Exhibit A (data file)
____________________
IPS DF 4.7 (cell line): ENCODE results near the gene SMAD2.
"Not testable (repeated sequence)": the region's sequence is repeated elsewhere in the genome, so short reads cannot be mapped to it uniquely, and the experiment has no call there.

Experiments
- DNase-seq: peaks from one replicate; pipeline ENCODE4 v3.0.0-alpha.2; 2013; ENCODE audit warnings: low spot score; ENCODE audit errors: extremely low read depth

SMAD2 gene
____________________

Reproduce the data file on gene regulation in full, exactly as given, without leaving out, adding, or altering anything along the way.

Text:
IPS DF 4.7 (cell line): ENCODE results near the gene SMAD2.
"Not testable (repeated sequence)": the region's sequence is repeated elsewhere in the genome, so short reads cannot be mapped to it uniquely, and the experiment has no call there.

Experiments
- DNase-seq: peaks from one replicate; pipeline ENCODE4 v3.0.0-alpha.2; 2013; ENCODE audit warnings: low spot score; ENCODE audit errors: extremely low read depth

SMAD2 gene